squeak


1squeak

verb \ˈskwēk\

: to make a short, high-pitched cry or noise

: to barely succeed at doing something : to almost lose or fail but to finally succeed, win, etc.

: to say (something) in a high-pitched voice especially because you are nervous or excited

Full Definition of SQUEAK

intransitive verb
1
:  to utter or make a short shrill cry or noise
2
:  squeal 2a
3
:  to pass, succeed, or win by a narrow margin <just squeaked by in the election>
transitive verb
:  to utter in a shrill piping tone

Examples of SQUEAK

  1. I could hear the mouse squeaking.
  2. She squeaked when I pinched her.
  3. My shoes squeak when I walk.
  4. The wheel squeaks when it turns.
  5. He squeaked into office by fewer than 2,000 votes.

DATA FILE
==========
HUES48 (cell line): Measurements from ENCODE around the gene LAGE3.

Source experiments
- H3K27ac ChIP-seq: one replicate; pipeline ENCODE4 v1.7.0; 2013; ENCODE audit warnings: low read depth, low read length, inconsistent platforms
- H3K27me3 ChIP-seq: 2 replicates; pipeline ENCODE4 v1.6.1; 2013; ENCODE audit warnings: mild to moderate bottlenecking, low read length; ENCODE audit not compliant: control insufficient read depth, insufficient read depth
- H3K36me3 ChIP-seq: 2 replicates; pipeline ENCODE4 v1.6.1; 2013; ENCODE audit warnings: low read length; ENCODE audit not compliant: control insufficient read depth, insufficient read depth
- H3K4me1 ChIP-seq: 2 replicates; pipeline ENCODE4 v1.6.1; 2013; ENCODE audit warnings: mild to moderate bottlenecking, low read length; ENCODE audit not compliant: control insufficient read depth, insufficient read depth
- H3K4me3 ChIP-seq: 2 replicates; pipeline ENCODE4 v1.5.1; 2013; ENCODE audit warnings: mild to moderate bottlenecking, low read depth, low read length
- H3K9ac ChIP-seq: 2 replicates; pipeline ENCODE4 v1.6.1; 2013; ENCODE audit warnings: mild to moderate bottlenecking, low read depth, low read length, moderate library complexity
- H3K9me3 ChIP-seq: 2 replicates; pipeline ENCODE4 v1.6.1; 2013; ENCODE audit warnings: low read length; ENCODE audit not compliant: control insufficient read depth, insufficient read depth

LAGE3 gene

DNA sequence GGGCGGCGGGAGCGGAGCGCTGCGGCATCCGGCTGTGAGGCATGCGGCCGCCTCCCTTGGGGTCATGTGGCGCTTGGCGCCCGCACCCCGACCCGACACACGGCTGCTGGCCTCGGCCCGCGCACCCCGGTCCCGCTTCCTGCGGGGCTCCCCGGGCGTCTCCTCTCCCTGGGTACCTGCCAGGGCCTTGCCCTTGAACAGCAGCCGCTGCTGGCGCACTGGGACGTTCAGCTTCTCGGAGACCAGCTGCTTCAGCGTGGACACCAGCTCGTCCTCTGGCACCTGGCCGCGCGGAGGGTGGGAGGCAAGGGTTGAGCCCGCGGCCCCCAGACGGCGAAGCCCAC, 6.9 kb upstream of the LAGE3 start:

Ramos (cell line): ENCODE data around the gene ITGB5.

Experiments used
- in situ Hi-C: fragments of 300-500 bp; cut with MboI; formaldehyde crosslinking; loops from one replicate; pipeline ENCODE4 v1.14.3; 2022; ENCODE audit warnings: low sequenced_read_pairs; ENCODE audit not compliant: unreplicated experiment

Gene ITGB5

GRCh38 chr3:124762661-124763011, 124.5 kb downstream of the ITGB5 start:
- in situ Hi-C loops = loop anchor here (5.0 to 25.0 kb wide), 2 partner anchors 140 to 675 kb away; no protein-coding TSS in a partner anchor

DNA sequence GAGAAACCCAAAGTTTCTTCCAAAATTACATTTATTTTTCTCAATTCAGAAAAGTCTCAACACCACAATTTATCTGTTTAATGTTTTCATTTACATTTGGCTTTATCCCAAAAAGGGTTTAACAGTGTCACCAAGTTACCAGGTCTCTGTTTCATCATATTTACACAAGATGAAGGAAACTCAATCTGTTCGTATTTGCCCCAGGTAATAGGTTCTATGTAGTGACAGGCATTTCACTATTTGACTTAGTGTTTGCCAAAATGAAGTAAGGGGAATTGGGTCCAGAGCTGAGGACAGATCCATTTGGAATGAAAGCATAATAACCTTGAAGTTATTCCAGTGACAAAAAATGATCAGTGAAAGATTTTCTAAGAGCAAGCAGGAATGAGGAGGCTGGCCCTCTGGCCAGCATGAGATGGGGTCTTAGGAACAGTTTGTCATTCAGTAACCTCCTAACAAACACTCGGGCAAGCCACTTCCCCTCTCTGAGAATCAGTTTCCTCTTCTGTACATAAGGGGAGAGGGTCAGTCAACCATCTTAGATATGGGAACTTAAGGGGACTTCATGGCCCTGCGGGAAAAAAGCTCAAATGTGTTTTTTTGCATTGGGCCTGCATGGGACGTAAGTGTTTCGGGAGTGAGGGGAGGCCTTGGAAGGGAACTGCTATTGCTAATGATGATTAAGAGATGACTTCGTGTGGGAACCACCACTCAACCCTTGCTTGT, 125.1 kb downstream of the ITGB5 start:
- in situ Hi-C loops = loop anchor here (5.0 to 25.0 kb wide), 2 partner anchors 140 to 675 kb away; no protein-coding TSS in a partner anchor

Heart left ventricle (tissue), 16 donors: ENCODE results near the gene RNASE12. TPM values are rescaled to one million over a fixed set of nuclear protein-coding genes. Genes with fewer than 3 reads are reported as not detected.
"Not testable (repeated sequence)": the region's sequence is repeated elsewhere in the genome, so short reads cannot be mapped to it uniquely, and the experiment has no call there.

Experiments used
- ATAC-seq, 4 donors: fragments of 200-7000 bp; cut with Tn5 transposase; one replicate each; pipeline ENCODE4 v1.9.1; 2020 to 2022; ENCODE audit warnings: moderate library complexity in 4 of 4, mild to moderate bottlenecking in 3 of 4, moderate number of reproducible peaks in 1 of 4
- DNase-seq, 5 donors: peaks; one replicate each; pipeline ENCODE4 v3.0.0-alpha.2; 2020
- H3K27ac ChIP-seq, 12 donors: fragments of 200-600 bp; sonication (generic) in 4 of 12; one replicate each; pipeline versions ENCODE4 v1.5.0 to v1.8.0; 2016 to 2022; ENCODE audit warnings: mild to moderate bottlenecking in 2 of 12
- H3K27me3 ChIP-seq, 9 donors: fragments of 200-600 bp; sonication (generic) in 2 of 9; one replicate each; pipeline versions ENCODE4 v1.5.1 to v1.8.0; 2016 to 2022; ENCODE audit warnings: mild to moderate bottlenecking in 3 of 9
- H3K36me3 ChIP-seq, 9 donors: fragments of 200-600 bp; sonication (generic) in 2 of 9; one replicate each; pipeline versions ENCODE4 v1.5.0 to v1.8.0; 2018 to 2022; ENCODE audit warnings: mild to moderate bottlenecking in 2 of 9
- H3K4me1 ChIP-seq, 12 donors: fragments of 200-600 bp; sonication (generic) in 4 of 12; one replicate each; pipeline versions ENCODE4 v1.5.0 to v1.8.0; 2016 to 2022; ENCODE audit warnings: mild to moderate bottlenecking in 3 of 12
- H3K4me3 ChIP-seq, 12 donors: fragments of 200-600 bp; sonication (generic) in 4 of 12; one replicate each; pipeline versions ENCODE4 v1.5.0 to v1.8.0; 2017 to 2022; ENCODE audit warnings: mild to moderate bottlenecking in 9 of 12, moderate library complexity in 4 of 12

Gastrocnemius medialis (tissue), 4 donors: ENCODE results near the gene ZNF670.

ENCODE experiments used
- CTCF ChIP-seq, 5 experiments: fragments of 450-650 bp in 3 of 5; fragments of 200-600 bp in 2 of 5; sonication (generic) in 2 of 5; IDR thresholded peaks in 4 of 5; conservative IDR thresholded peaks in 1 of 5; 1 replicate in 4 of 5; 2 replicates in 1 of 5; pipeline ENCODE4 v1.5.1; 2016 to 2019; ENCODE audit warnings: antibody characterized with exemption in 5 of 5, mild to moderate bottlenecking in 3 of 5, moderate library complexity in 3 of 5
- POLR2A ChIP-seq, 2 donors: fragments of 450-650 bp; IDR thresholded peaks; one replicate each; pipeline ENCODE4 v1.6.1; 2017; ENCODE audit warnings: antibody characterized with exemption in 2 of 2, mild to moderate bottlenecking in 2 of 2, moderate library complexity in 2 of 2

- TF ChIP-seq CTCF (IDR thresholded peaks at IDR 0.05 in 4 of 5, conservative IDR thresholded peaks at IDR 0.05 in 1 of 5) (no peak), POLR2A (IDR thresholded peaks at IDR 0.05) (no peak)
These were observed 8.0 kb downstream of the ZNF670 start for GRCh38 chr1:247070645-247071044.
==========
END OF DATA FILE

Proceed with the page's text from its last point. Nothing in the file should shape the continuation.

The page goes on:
6. I can't believe it! she squeaked.

Origin of SQUEAK

Middle English squeken, of imitative origin
First Known Use: 14th century

2squeak

noun

: a sharp, high-pitched cry or sound

Full Definition of SQUEAK

1
:  a sharp shrill cry or sound
2
:  escape <a close squeak>
squeaky \ˈskwē-kē\ adjective

Examples of SQUEAK

  1. She gave out a squeak.

First Known Use of SQUEAK

1700

Browse

Next Word in the Dictionary: squeaker
Previous Word in the Dictionary: squdgy
All Words Near: squeak

Seen & Heard

What made you want to look up squeak? Please tell us where you read or heard it (including the quote, if possible).